Listen here to an audio introduction to the historic Caraway Hall. Narrated by Professor Mark Trout.
Caraway Hall was one of two dormitories built in 1913-1914 on the slight rise, which students called “Aggie Hill,” at the Third District Agricultural School. Caraway Hall sat next to Jackson Hall, at the east end of the row of the school’s original buildings. Students soon nicknamed their school TDAS.
Originally known as the New Women’s Dorm, the building was named in 1935 for Senator Hattie W. Caraway of Arkansas, the first woman elected to the United States Senate. Caraway’s election was secured when the controversial but popular senator from Louisiana, Huey P. “the Kingfish” Long, conducted a whirlwind campaign to support her. Long and Caraway held a rally at the Magnolia courthouse square in August 1932.
When Caraway Hall was completed in 1914, it was decided that it would serve as a women’s dormitory and that Jackson Hall would also house women rather than the men originally living there. Men were moved to Holt Hall. Caraway’s larger twin, McCrary Hall, for men was also built in 1913-1914 on the west side of campus.
The arrangement was part of a general policy to segregate the sexes. Since male students worked in farm barns on the campus’s west side, housing women in Jackson Hall and Caraway Hall kept men from walking near coeds on the way to work.
The only time young men were permitted on the east side of campus was on Sunday. On that day of rest, young men could call at Caraway Hall and Jackson Hall and invite a date to walk about campus, but only adult observation.
Caraway Hall was a three-story brick building with a flat roof, large windows, and a wooden interior whose first floor was partially underground. The large windows were necessary for ventilation in an era without air conditioning. The Texarkana architectural firm of Witt-Seibert & Company designed the building, and the general contractor was C. A. Powell Construction Company of Magnolia. Construction cost totaled $14,106.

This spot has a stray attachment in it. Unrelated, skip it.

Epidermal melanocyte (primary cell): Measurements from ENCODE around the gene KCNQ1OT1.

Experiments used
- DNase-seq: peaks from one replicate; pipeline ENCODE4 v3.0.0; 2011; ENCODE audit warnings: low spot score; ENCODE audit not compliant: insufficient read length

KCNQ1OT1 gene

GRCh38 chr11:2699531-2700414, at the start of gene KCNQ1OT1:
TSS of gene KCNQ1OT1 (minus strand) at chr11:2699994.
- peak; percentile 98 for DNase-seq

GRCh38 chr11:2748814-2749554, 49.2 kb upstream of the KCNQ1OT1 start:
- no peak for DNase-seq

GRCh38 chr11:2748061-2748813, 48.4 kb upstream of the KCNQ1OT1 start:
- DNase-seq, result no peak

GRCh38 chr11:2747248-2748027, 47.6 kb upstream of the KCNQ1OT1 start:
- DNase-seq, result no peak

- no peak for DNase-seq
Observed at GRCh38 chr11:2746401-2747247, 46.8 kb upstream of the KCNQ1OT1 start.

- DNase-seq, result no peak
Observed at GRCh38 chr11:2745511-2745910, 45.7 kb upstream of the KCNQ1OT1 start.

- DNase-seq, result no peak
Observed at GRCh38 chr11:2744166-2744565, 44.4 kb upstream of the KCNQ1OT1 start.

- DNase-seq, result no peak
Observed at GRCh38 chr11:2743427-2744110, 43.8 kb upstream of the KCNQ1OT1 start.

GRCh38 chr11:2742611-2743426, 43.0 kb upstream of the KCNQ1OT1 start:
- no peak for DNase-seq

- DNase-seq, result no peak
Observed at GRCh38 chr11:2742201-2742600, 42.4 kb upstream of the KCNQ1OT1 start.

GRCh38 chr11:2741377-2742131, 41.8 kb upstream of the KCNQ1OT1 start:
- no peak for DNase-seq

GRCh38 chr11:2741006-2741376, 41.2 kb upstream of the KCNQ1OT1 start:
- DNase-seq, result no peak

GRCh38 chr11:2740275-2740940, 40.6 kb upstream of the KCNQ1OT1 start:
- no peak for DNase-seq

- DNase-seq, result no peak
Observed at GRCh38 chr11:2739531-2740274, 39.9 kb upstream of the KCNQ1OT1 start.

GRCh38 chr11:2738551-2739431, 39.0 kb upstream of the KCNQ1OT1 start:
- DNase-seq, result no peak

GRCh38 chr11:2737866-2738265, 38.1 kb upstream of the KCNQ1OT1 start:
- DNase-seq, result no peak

The building’s area of 10,800 square feet was intended for seventy-five residents, two per room. Over the years, however, large enrollments occasionally necessitated using bunk beds to place three or four students in each room.
Unlike those in Jackson and Holt Hall, rooms in Caraway Hall were kept warm in winter from the beginning with steam heat. A steam boiler plant with pipes connected to all buildings was also built in 1913-1914.
Caraway Hall served as a women’s dormitory until 1951. At that time, all women on campus were transferred to the newly built Bussey Hall. From 1951 to 1955, Caraway was a men’s dormitory. In 1955, Caraway was converted to a classroom and faculty office building. It was used by the Social Science Division until 1970, the Education Division until 1976, and the Art Department until 1991.
Efforts during the 1980s and early 1990s to raise funds to preserve Caraway Hall as an historic structure of the original campus proved unsuccessful. The building was torn down in 1994.